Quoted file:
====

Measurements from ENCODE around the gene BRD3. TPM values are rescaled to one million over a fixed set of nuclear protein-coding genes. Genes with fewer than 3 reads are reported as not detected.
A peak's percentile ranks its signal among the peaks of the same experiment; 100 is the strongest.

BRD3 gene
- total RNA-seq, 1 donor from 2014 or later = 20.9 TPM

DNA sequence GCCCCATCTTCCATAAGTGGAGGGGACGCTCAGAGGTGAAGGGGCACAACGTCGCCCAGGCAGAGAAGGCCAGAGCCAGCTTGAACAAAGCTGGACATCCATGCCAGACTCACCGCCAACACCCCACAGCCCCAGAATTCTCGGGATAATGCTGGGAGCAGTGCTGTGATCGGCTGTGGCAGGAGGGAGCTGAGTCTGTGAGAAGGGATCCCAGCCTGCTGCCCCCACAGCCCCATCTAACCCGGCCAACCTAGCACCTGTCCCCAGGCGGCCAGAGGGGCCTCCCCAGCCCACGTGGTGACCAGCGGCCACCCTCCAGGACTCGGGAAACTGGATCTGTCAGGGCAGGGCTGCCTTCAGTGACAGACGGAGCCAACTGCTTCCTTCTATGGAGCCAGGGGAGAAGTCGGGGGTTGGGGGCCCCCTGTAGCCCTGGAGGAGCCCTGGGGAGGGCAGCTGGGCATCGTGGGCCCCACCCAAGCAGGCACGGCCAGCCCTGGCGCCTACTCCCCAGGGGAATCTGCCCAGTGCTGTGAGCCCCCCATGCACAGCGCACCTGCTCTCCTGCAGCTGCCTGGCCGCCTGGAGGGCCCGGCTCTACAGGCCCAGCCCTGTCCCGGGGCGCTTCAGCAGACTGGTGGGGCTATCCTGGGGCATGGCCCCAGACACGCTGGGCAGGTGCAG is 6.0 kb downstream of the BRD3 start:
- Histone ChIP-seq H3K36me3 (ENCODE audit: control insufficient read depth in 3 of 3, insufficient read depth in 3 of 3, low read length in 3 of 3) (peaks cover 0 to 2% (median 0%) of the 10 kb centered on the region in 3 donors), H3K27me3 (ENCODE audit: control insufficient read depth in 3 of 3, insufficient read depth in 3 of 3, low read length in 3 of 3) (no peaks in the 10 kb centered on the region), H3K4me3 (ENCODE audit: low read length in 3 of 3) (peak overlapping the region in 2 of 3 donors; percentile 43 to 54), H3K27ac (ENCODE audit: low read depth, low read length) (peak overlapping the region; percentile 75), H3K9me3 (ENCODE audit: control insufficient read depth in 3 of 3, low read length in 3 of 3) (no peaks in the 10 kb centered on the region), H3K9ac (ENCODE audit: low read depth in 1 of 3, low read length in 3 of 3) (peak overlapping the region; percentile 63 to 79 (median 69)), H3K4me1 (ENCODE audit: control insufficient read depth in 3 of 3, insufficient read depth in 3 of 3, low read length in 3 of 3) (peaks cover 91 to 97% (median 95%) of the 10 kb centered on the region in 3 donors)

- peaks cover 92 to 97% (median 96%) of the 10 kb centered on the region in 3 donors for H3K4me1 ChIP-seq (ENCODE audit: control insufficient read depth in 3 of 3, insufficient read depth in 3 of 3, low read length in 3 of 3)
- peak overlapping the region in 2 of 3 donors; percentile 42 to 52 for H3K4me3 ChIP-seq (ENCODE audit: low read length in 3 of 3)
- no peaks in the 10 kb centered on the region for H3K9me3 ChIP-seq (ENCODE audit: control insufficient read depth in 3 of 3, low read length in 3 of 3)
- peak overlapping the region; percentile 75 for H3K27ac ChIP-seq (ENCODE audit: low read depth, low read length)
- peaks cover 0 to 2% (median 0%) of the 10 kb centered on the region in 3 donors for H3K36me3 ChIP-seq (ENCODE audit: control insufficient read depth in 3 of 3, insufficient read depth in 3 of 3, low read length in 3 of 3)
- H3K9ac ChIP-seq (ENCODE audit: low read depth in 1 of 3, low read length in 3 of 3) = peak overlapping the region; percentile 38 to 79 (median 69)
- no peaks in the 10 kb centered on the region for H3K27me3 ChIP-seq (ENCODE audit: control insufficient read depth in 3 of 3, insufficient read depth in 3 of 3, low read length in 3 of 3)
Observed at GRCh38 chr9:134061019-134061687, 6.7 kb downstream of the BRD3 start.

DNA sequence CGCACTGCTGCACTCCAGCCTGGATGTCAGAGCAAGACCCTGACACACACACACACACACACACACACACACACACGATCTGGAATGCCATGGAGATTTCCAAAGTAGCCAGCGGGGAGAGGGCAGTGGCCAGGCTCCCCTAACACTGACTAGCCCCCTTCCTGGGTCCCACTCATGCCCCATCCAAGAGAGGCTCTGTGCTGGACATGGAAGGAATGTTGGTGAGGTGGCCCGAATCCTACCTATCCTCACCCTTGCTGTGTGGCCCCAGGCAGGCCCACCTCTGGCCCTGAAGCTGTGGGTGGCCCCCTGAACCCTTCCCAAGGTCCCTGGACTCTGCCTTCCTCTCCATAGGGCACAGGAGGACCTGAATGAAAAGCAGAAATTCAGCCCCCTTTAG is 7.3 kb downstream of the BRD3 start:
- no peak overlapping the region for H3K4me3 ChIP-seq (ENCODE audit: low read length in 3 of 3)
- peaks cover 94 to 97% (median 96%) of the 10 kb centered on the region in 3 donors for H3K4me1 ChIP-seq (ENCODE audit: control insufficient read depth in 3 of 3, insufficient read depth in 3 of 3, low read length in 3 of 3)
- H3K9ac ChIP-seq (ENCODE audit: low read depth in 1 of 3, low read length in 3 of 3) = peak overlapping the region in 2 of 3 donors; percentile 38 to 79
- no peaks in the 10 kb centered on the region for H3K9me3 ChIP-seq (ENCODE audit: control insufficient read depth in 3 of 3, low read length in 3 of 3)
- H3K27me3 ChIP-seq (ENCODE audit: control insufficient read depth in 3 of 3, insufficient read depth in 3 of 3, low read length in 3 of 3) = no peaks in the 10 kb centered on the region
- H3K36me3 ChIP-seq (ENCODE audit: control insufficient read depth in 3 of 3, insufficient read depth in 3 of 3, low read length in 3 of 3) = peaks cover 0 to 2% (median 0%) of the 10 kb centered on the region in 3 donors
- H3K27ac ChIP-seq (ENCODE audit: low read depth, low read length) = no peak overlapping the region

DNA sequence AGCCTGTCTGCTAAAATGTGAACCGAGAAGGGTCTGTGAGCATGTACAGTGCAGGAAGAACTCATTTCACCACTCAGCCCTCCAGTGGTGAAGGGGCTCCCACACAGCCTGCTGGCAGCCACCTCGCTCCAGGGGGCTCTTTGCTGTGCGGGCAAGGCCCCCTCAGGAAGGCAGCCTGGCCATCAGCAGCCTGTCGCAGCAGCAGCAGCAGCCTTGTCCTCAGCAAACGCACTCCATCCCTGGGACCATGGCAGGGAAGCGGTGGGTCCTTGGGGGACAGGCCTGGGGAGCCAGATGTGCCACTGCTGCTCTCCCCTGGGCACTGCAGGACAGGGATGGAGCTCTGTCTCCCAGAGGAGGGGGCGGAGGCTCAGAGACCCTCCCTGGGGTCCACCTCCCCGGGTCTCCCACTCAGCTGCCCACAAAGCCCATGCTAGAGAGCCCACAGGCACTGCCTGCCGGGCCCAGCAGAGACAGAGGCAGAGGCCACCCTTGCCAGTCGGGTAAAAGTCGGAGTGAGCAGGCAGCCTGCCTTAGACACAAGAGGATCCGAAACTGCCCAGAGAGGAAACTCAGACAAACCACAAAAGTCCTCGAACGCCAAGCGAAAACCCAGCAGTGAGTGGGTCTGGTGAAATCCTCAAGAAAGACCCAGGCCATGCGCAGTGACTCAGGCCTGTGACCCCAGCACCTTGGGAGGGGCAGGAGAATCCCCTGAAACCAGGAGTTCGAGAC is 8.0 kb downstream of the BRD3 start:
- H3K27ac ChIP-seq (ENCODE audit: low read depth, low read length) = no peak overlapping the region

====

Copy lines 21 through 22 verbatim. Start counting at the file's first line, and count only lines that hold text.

- H3K36me3 ChIP-seq (ENCODE audit: control insufficient read depth in 3 of 3, insufficient read depth in 3 of 3, low read length in 3 of 3) = peaks cover 0 to 2% (median 0%) of the 10 kb centered on the region in 3 donors
- H3K27ac ChIP-seq (ENCODE audit: low read depth, low read length) = no peak overlapping the region